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Economic trend

Germany has seen solid and steady economic growth during the last few years. The climate for consumer purchases in the country has been excellent due to low borrowing costs, record-high employment and pay hikes. In 2018, however, the economic trend became more uncertain as the year progressed, with increasing financial media commentary predicting an end to the boom.

Private consumption weakened over the summer months, with household spending holding back overall economic growth in the third quarter for the first time since 2013. German Ministry of Economy GDP growth forecasts for 2018 were revised downwards twice during the year. First in April from 2.3% to 1.8% and then again December to 1.5-1.6%. In 2019, economic expansion is projected at 1.8 %, a downgrade from the previously expected 2.1%.

The Ministry quoted the trade conflict between China and the US, as well as trade tension between the US and Europe as reasons for the greater economic uncertainty. In addition to the trade disputes, German exporters are also struggling with a more general slowdown of foreign demand as the global economy cools.

The International Monetary Fund also cut its growth forecast for Germany in 2018 (to 2.2%), quoting substantial short-term risks including “a significant rise in global protectionism, a hard Brexit or a reassessment of sovereign risk in the euro area, leading to renewed financial stress”.

Timber sector economic trend

The German wood industry has been growing for five successive years. After growth of 3% in the first half of 2018, the German timber industry association HDH is expecting an increase at a similar magnitude also for the full year. According to HDH, both domestic and export sales were responsible for the continuing growth. The increase in sales was more pronounced in timber products (+5.2%) than wood furniture (+1%).

The boom in recent years was primarily supported by rising construction figures. However, the number of new building permits started to decline in 2018 and growth in sales of construction-related timber products slowed to 2.1% (+5.9% in 2017) in the first half of 2018. The wood-based panel sector grew by 2.5%.

Trade with VPA partner countries

Germany imports a broad product range from VPA countries including sawn timber, hardwood mouldings, sheet materials – in particular tropical hardwood plywood –, furniture and furniture components, as well as some tropical veneer, flooring and decorative products. Generally speaking, the German market for tropical wood products, including from VPA partner countries, has been on a steady decline over the last decade. The remaining markets in Germany concentrate on joinery, windows and exterior constructions, gardening and landscaping as well as marine constructions.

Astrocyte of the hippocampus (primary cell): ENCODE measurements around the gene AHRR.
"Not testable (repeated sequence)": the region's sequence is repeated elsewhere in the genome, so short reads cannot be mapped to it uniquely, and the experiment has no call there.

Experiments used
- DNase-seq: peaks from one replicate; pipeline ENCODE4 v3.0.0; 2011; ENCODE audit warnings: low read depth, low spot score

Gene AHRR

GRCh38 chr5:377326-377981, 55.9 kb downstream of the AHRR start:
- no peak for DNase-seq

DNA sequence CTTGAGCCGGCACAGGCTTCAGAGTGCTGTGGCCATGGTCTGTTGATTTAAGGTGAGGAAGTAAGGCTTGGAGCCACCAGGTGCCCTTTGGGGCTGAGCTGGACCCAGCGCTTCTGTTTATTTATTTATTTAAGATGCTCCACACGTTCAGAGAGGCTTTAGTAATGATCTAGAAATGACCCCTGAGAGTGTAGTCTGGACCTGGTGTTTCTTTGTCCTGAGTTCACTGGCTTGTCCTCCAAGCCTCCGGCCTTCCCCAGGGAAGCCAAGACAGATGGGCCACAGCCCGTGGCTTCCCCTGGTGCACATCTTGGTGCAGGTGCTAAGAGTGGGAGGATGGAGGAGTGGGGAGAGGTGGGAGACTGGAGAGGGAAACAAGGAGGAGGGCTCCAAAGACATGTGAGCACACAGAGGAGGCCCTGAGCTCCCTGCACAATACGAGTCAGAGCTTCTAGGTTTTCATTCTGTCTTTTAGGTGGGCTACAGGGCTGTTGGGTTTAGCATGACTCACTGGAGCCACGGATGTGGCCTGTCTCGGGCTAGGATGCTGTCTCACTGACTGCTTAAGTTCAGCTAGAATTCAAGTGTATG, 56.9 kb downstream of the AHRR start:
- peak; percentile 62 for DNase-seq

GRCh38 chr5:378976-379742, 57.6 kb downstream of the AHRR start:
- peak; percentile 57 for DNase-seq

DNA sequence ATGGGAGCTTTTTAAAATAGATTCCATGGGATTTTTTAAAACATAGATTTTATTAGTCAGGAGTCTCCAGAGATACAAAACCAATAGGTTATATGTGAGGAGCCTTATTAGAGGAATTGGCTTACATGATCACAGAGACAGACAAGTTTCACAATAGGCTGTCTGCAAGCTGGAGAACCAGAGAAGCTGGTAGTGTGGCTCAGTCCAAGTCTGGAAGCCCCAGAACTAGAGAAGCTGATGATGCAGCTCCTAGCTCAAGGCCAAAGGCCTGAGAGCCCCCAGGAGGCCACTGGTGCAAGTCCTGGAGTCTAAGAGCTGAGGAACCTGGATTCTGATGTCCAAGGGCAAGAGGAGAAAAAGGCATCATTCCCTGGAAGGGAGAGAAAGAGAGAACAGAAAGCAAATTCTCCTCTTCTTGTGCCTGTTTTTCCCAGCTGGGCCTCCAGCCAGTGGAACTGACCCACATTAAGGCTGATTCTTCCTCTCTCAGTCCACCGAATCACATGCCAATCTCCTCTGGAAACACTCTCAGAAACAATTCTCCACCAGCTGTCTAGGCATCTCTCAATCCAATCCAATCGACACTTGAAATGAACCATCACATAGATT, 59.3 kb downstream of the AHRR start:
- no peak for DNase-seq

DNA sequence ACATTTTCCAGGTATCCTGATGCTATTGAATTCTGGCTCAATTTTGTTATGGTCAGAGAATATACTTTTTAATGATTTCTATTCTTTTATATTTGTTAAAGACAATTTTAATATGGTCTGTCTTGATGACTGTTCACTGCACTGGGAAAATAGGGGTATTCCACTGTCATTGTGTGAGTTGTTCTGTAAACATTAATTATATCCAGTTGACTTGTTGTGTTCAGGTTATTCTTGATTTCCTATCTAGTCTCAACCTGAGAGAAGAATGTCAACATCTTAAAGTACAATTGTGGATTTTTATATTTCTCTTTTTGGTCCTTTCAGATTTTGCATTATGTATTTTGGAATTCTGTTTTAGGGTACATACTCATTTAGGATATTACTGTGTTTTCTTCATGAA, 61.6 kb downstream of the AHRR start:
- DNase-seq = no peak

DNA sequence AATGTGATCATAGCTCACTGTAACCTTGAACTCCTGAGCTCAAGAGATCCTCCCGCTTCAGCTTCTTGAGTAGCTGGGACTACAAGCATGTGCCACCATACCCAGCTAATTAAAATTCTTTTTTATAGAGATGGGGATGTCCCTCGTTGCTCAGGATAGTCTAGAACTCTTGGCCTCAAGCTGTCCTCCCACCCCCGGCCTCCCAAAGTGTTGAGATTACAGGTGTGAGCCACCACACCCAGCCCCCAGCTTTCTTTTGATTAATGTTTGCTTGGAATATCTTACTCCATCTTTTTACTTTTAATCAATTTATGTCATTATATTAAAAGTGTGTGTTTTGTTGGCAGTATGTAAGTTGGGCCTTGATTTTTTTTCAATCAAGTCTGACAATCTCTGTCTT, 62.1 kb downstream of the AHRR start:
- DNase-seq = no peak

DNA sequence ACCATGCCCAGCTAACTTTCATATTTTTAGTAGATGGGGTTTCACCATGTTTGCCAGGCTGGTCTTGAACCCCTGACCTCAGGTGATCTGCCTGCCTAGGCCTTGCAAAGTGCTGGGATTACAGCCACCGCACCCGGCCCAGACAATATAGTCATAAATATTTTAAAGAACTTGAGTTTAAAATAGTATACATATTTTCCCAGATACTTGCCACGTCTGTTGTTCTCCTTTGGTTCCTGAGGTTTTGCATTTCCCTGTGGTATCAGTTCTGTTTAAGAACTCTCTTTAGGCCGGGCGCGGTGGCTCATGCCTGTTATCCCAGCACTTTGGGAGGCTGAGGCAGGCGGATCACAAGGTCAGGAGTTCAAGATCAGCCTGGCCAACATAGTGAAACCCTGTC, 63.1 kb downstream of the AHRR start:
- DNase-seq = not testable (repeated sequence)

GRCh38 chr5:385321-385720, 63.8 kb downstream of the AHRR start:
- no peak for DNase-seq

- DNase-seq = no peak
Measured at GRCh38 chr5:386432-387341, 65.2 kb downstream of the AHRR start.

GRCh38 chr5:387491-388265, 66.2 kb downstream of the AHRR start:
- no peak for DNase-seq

According to the IMM trade survey, traditional markets for tropical wood have been facing severe competition from substitute materials for several years now. Wood Plastic Composite (WPC) decking is taking up more and more market share, although not being cheaper compared to tropical hardwood decking. WPC also replaces African hardwoods in joinery (e.g. door frame components) and has increased its product range to include poles, fences, blinds and other articles. Chemically modified timber also replaces tropical wood in decking, cladding or window frames; and wooden garden furniture is being replaced with plastic “rattan” furniture.

The most important supplier of wood products to the German market among the VPA countries is Indonesia, followed by Vietnam, Malaysia and Thailand. Indonesia delivers mouldings, joinery products and decking, plywood, furniture and furniture components, as well as some sawn timber, flooring and decorative products. Malaysia and Viet Nam supply a similar product range, but the overall volume sold to Germany is smaller. Malaysia supplies more sawn timber than Indonesia, but smaller quantities of further processed goods. Viet Nam and Indonesia are the largest furniture supplier to the German market among the VPA countries.

From the African VPA countries Germany imports primarily sawn timber; the biggest suppliers are Ghana and Cameroon. The overall volumes imported from Africa are small.


For more information and latest trade data go to the IMM Data Dashboard or the IMM website .